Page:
The first non-Polynesian immigrants to New Zealand were from Britain, and those who were deaf consequently brought British Sign Language (BSL) with them. The first known teacher of BSL in New Zealand was Dorcas Mitchell, who started to teach in 1868. When the first school for deaf children opened at Sumner, a few kilometers south-east from Christchurch in 1878, she unsuccessfully applied for the position of Principal, which went to Gerrit Van Asch, a defender of oral education for deaf, in accordance with the Milan Congress of 1880. Consequently, Van Asch’s teaching was only oral and sign language was forbidden, so pupils had to speak English.
This unfortunate decision was established as the school’s rule until 1979. But pupils secretly used sign language in school and after leaving it, developing NZSL out of British Sign Language largely without adult intervention for over 100 years. The main haven for NZSL was the Deaf Clubs in the main centres.
In 1979, "Total Communication" (a "use anything that works" philosophy) was adopted at the Sumner School, but the signing it used was "Australasian Sign Language" an artificial signed form of English. As a result, younger signers use a number of Australasian signs in their NZSL, to such an extent that some call traditional NZSL "Old Sign". In 1985, Marianne Ahlgren proved in her PhD thesis at Victoria University, Wellington, that NZSL is a fully-fledged language with a large vocabulary and consistent grammar of space.
In 1992, the NZSL Teachers Association (NZSLTA) was set up, and over the next few years, adult education classes in NZSL started, as well as the first interpreter training program at Auckland University of Technology, directed and taught by David and Rachel McKee.
This was the first time a professional training programme with a qualification was offered in New Zealand. Many of those who have gone on to work as professional NZSL interpreters began their journey in NZSL community classes taught by members of the NZSLTA.
In 1994, thanks to the intensive interpreters training and work, NZSL was finally adopted for teaching.
In 1997 was established the first Certificate of Deaf Studies at Victoria University, Wellington, launched by David and Rachel McKee, with instruction actually in NZSL, designed to teach deaf people how to teach NZSL to the wider public.
An important step toward the recognition of NZSL was the publication in 1998 of a comprehensive NZSL dictionary by the Victoria University of Wellington and the Deaf Association of NZ. It contains some 4000 signs (which correspond to many more meanings than the same number of English words, because of the way signs can be modulated in space and time), sorted by handshape, not English meaning, and coded in the Hamburg Notational System, HamNoSys, as well as pictorially. On the linguistic side, it was established – in particular thanks to David McKee researches – that NZSL has its roots in BSL and AUSLAN, as it has the same manual alphabet than these two sign languages. But it also has more lip-patterns in conjunction with head and facial movements to cue signs than BSL. This detail reflects New Zealand’s history of oral education for deaf people. NZSL, BSL and AUSLAN are so much related that they are now considered as three dialects of a same original language : the British, Australian and New Zealand Sign Language (BANZSL).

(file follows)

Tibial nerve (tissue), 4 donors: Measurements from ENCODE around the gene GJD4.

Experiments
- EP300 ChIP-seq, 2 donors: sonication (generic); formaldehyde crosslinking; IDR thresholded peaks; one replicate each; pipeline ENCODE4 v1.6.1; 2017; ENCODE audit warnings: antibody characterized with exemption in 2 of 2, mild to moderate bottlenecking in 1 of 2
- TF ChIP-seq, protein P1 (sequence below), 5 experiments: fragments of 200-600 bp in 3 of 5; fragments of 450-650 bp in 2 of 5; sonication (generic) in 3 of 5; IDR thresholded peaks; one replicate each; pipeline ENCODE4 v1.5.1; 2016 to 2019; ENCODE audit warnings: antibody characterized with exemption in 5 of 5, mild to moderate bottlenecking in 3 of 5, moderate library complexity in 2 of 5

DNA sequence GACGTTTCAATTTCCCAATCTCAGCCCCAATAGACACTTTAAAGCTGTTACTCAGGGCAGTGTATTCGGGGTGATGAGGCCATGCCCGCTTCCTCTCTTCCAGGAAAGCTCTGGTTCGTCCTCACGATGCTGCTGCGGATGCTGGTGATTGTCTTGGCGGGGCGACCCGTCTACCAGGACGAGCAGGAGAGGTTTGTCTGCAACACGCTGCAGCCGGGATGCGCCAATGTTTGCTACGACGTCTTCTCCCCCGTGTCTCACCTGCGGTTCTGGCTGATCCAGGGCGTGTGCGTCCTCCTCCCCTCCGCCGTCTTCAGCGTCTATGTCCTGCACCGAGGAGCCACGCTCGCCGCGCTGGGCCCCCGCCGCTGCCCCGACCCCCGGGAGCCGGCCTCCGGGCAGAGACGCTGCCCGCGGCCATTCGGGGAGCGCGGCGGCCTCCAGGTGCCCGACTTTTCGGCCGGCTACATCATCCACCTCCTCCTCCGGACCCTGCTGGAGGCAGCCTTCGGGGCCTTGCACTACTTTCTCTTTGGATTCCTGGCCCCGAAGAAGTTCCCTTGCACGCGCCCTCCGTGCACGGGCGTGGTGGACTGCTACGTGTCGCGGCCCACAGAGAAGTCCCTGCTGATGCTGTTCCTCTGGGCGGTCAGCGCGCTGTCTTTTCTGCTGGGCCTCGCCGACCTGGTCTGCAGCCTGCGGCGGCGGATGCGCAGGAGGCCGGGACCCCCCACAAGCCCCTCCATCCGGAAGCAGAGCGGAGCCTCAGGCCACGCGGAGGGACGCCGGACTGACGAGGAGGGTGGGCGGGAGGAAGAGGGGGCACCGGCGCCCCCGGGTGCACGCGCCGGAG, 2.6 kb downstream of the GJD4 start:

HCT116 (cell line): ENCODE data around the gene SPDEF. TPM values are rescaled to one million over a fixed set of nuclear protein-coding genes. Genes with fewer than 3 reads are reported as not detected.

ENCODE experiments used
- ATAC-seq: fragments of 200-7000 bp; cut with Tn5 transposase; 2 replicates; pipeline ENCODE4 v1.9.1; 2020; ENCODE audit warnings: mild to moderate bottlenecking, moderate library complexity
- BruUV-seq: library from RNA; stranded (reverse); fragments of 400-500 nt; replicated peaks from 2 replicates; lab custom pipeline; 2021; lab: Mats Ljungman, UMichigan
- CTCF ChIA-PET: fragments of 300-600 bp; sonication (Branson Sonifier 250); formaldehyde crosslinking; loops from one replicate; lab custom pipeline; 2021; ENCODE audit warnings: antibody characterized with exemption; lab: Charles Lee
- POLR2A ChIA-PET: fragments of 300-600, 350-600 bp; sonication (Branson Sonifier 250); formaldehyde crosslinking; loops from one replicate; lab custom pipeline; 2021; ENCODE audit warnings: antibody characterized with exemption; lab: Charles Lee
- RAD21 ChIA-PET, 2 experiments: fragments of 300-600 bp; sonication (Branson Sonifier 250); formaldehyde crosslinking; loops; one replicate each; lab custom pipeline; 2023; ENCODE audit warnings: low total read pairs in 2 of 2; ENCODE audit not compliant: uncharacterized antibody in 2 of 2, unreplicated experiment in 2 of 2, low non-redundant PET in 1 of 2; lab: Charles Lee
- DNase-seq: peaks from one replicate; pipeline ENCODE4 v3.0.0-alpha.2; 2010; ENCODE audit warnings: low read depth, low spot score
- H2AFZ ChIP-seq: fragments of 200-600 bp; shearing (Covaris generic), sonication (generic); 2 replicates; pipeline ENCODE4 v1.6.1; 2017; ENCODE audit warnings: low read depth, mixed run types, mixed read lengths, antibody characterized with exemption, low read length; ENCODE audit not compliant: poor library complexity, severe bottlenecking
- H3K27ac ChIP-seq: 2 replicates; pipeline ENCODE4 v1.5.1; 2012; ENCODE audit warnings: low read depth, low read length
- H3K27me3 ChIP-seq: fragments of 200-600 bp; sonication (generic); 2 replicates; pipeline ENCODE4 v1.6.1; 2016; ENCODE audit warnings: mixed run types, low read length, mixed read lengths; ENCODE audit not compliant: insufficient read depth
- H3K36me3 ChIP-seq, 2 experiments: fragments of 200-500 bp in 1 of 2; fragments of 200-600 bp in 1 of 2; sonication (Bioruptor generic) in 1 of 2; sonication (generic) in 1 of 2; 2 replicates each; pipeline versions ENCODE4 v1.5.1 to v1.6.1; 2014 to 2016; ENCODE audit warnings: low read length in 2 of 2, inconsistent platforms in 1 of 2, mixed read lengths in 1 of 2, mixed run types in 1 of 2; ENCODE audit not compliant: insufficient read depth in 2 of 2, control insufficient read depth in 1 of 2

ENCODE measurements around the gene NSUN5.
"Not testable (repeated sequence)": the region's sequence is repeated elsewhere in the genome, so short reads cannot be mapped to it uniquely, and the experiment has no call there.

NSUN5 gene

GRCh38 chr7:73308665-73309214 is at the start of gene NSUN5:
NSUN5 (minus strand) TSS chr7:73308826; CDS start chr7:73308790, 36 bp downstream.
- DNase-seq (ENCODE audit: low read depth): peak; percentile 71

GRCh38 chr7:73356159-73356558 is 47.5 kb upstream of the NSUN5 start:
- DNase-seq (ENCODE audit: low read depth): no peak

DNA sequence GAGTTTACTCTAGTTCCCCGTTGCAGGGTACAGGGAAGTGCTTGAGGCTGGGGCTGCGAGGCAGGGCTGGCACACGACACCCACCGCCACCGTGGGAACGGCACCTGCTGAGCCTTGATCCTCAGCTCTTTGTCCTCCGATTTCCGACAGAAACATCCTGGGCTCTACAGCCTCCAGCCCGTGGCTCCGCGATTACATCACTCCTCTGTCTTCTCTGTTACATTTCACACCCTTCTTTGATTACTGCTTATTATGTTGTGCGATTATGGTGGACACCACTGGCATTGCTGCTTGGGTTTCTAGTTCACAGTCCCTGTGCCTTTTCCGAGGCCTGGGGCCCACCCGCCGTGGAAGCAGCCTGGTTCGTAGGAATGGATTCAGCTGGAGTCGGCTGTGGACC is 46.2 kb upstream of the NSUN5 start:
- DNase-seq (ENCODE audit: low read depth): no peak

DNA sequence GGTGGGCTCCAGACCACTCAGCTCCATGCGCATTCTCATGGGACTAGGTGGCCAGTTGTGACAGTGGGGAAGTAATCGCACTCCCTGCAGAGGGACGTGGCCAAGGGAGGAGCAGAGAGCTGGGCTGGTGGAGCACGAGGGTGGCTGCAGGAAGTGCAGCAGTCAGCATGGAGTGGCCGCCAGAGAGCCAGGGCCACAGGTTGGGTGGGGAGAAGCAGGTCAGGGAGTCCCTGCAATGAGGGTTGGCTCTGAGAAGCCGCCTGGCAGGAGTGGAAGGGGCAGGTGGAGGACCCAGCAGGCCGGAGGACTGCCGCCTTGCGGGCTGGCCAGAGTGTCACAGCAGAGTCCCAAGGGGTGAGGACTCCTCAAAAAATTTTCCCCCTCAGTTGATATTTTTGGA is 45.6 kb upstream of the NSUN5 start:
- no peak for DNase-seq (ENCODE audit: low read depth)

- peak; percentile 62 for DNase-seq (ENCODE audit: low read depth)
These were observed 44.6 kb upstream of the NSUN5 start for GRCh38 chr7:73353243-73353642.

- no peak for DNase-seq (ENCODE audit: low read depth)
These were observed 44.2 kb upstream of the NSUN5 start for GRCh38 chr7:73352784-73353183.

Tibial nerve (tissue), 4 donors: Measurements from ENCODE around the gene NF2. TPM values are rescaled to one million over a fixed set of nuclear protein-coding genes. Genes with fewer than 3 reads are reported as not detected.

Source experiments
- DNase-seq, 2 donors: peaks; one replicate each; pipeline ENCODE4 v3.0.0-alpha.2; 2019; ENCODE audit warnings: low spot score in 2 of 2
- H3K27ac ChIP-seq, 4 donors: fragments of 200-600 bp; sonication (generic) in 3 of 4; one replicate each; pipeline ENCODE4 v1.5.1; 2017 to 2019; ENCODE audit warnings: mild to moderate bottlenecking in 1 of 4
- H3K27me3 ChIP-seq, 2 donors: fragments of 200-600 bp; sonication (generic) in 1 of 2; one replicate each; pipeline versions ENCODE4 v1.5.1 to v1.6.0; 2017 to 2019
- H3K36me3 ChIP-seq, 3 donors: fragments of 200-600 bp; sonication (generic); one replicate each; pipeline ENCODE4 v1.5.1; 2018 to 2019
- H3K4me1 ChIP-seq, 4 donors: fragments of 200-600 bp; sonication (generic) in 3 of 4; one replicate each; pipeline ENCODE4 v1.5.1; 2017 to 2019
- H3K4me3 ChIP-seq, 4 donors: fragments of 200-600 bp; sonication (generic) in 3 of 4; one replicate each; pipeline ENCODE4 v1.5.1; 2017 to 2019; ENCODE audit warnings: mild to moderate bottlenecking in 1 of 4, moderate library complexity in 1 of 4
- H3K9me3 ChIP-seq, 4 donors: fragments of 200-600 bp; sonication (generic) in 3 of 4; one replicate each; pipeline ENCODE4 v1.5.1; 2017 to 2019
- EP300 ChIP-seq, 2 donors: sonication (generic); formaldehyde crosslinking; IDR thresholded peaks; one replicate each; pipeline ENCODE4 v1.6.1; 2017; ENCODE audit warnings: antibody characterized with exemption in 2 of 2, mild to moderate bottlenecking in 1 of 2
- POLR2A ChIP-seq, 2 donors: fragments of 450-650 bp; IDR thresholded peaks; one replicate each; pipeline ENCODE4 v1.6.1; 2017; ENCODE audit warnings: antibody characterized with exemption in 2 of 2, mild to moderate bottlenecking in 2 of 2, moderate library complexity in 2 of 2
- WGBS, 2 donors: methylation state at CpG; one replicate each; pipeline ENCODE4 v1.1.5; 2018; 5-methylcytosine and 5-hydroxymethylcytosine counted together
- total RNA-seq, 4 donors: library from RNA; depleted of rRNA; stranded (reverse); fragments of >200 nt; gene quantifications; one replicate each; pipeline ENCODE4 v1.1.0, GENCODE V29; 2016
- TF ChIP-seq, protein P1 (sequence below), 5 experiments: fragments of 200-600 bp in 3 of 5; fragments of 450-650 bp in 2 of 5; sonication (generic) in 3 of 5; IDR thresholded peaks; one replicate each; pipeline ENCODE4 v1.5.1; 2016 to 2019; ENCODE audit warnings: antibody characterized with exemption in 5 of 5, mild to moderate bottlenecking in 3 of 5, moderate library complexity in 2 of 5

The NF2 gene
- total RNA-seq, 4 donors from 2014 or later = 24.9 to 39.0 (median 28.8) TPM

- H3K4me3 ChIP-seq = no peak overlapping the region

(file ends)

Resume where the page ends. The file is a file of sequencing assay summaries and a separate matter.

Indeed, between Auslan, BSL and NZSL, 82% of signs are identical. When considering identical as well as similar or related signs there are 98% cognate signs between the languages. By comparison, ASL (American Sign Language) and BANZSL have only 31% signs identical, or 44% cognate. However, be aware that the term BANZSLis not meant to replace the terms BSL, Auslan and NZSL. While each dialect retains its individuality, they may be referred to collectively as BANZSL.
Finally, the NZSL was recognized as an official language of New Zealand on 6th April 2006, joining Maori and English.
Alongside this path, you can notice that the use of NZSL as a valid medium of education was not accepted by government, teachers for deaf and many parents at the beginning. But now, NZSL has become with English part of the bilingual / bicultural approach used in public schools for the deaf since 1994 – e.g. Kelston Deaf Education Centre in the North island, and Van Asch Deaf Education Centre in the South island.
The Victoria University of Wellington has courses in New Zealand Sign Language, and teaches the Certificate of Deaf Studies, whereas Auckland University of Technology still teaches the diploma course for NZSL interpreting